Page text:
At the Black, White, and Gray blog at Patheos, Bradley Wright presents charts based on 2004 General Social Survey data concerning the frequency with which particular groups say they experience the presence of God.  The 2004 version of the G.S.S. included questions based on the sixteen point Daily Spiritual Experience Scale developed by Lynn G. Underwood.  Wright’s charts compare the responses of different groups to questions from the scale.

Wright’s last chart compares people classified by how frequently they claim to attend church or other religious services.  He calls attention to the fact that people who attend church more frequently tend to claim more frequent spiritual experiences.  The charts do not have precise data (only graphic bars), but it looks to me as though people who attend at least weekly have a rating of around 4.9 on a scale of 1 – 6, while people who attend once per year are at around 3.8 (from the posting it is not clear what this actually represents, other than a proportional rating).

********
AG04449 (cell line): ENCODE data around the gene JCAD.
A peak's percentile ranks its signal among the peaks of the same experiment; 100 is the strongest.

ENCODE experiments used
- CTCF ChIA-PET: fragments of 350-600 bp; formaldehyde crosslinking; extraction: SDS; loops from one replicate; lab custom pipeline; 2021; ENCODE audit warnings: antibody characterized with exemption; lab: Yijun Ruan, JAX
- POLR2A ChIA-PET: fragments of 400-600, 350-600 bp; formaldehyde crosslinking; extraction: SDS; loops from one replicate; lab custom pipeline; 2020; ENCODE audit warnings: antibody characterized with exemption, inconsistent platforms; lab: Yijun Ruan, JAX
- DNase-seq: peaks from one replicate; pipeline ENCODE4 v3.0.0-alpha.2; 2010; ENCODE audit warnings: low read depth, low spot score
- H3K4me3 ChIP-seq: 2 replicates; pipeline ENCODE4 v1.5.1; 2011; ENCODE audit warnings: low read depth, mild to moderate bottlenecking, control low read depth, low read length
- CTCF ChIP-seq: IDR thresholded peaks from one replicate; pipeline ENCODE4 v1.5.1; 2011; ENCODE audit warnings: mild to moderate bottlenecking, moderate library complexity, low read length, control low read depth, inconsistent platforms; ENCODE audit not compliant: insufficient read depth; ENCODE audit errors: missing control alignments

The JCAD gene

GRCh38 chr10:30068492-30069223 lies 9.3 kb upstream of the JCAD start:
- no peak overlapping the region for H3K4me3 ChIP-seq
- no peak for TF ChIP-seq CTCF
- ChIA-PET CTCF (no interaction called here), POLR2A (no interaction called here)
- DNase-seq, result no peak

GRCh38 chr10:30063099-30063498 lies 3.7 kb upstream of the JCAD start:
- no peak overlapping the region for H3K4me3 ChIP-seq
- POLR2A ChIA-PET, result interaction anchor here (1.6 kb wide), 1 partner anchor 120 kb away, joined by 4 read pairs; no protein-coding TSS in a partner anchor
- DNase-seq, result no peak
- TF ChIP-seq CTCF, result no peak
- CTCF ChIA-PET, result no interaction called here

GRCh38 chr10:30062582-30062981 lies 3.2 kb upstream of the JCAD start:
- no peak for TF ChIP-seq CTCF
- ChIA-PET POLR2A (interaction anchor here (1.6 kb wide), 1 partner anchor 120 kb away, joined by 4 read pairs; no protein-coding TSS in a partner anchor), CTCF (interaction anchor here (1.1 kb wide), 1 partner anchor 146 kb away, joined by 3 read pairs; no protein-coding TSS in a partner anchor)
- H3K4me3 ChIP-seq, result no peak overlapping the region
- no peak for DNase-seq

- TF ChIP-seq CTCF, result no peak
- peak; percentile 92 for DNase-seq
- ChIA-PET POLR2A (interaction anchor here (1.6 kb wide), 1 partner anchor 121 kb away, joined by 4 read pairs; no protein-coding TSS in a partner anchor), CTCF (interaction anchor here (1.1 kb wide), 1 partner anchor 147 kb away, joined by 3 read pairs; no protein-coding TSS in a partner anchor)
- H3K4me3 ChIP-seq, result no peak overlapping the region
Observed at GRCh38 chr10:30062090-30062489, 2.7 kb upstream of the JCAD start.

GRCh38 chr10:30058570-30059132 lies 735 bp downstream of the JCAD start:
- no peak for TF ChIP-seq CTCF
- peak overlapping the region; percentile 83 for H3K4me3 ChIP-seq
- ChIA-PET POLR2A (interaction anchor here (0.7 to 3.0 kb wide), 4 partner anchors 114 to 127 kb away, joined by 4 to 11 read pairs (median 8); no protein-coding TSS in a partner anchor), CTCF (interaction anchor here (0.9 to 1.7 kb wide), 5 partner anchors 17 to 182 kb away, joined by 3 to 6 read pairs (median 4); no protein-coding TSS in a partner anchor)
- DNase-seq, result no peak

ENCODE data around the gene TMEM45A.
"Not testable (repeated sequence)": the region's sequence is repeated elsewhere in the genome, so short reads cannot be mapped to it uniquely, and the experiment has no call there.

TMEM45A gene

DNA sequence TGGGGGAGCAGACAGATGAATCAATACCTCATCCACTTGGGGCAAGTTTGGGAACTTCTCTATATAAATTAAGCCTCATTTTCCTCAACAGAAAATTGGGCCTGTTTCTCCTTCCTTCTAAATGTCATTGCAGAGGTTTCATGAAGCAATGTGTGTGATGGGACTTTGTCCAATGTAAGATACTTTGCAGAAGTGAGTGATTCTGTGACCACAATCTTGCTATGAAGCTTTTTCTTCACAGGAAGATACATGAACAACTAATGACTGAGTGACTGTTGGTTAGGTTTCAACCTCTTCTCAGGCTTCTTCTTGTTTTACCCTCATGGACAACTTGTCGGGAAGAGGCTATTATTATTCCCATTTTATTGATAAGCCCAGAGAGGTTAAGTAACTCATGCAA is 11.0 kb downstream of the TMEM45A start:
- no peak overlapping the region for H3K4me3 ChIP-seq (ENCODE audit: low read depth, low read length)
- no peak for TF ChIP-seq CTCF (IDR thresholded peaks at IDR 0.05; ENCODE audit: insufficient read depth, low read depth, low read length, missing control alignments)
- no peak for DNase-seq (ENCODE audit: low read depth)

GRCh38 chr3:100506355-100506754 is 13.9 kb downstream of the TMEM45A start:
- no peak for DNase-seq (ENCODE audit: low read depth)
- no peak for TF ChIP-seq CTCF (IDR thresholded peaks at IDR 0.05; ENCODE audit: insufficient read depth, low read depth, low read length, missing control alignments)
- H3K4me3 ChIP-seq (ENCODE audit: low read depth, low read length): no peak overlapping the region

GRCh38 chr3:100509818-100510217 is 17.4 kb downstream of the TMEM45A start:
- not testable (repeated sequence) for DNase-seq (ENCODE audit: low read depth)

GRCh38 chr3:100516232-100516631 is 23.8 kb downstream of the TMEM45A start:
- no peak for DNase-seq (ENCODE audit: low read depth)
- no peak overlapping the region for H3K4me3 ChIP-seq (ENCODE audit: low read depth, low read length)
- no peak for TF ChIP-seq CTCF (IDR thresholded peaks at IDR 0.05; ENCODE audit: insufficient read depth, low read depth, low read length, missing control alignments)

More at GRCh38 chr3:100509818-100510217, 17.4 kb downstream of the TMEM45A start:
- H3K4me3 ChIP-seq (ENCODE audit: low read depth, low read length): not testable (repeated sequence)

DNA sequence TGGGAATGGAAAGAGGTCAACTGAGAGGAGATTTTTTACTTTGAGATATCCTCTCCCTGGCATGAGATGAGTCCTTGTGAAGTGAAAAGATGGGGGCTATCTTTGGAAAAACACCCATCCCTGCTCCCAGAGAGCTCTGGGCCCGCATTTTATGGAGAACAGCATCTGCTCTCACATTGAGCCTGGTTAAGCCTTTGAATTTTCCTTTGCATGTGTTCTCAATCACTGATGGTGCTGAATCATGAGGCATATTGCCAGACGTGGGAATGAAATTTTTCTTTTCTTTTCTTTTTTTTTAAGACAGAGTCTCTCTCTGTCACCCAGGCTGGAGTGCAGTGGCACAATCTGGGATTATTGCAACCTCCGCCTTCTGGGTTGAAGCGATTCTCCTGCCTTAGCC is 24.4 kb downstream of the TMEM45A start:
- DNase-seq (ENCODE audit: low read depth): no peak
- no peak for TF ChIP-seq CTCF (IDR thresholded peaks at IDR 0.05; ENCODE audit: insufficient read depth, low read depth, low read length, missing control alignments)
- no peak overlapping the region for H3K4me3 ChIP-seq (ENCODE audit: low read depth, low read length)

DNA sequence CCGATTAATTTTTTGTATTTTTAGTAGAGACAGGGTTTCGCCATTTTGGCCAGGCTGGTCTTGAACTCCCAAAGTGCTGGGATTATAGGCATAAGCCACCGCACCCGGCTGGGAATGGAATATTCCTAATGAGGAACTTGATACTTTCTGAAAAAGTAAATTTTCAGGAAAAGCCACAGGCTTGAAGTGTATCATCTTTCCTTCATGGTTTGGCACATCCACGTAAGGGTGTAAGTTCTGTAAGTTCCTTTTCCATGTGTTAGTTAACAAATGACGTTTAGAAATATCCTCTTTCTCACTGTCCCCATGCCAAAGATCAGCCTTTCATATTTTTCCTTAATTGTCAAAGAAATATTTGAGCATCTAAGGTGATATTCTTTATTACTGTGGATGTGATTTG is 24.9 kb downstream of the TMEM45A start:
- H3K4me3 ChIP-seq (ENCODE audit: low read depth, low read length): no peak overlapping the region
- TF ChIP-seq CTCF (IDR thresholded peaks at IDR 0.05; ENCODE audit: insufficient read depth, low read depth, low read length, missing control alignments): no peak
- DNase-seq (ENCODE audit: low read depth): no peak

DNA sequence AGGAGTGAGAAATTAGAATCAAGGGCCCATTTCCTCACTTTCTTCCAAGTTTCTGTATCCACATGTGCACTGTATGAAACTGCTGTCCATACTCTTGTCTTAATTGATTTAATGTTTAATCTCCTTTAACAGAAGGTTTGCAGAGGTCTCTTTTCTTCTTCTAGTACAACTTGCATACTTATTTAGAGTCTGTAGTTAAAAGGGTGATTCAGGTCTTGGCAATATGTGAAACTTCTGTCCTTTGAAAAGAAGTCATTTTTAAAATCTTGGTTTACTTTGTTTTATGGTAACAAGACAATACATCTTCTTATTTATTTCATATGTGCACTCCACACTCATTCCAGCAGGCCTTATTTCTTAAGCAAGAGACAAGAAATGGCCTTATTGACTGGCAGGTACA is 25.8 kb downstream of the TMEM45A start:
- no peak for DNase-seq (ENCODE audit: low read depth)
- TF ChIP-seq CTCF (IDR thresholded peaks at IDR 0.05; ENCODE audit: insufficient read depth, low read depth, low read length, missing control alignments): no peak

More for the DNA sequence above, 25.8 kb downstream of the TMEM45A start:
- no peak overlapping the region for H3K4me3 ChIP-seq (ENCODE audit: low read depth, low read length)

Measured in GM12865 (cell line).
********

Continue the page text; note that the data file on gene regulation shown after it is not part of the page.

I would use the data to call a attention to a quite different point — that there is not that much difference between church attenders and non-attenders (maybe 20 -25%).  Many people who do not attend church on a regular basis have frequent spiritual experiences and are not necessarily irrelligous.  Based on earlier work by the Center for Faith and Enterprise for its Missing Church Project, it appears that the large majority of non-attenders consider religion important in their lives and have spiritual strivings; for example, GSS data indicate that 57% or so of non-attenders say they pray at least once per week.  Sometimes people talk as though the determining factor for church attendance and non-attendance is whether one is religious or not; I believe it is more often a question of whether the person sees a connection between the church and their existing religious or spiritual strivings.